Lisa Baker, Ph.D., admits she didn’t know if she could go through with it. After all, who really likes showering in a tractor trailer and sleeping on the ground after walking 20 miles a day?
And did we mention that the assistant professor in the UAB Department of Social Work has to do it two nights in a row and follow it up with another 20 miles of walking?
|Lisa Baker (right), an assistant professor in the UAB Department of Social Work, stands with her friend, Angie Thomson, after the duo finished last year’s Susan G. Komen Breast Cancer Three-Day Walk in Atlanta. Baker and Thomson will be walking in the event — which covers 60 miles in three days — for the third year in a row Oct. 20-22.|
Baker has done just that for two consecutive years, taking part in the Susan G. Komen Breast Cancer Three-Day Walk. It’s 60 miles in three days, and while it’s never easy, she says, it’s always rewarding.
“It’s a life-changing experience,” she says, “and it’s worth every blister.”
Baker will participate in her third three-day walk — and second in a row — in Atlanta, Ga., Oct. 20-22.
“The Komen Foundation is just fantastic,” Baker says. “The opportunity to participate in something like this, something bigger than yourself, is just indescribable.”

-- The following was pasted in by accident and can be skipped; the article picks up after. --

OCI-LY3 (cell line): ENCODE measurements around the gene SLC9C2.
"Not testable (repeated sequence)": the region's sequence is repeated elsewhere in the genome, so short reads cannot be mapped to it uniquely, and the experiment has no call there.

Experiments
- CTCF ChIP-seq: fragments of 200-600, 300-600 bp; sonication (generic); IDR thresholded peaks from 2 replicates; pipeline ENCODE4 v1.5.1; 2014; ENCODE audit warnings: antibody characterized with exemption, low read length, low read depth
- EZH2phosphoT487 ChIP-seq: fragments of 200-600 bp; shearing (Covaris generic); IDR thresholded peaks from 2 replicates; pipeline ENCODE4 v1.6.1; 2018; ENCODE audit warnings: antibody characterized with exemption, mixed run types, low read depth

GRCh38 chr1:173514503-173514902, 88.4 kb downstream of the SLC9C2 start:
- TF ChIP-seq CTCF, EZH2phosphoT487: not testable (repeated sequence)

The Komen Foundation typically schedules 12 three-day walks a year. The first one this year was in Boston in August, and an event has been held every weekend except for one since. The final walk of the year will be in San Diego the weekend of Nov. 10-12. Last year’s walks raised more than $30 million combined.
Baker and her friend Angie Thomson first decided to participate in the three-day walk in 2004 in Boston. Baker, who exercises regularly and has taken part in the Susan G. Komen Race for the Cure 5Ks in the past, says her desire to take part in the walk was in part because of her mother’s battle with breast cancer. Thomson also has a friend with two young children who is in the middle of her own breast-cancer fight. That’s given both women plenty of motivation.
“We do it for everybody who’s fighting this disease, and we do it so our kids hopefully won’t have to struggle with it, too,” Baker says.
Baker finds plenty of encouragement along the way over those three days she commits to this cause.
It’s not uncommon for people to sit out in front of their houses with signs and cheer for the walkers, or for some who have lost a loved one to the disease to show up each day of the walk to provide drinks and encouragement.
“In Boston there was this man who had two daughters and one of those old Volkswagen vans from the ’60s. They would drive the whole race route and play music and cheer the walkers on,” Baker says. The man had lost his wife to breast cancer.
“It just fills you up when you see things like that,” Baker says. “You really get so much more out of it than what you put in to it.”
And all the camping and showers in a tractor trailer? “Believe me, you’re just thinking ‘Oh, this feels so good,’” Baker says. “You just want a pillow and a patch of ground.
“Besides, what we’re doing is nothing in comparison with what millions are going through fighting this disease every day.”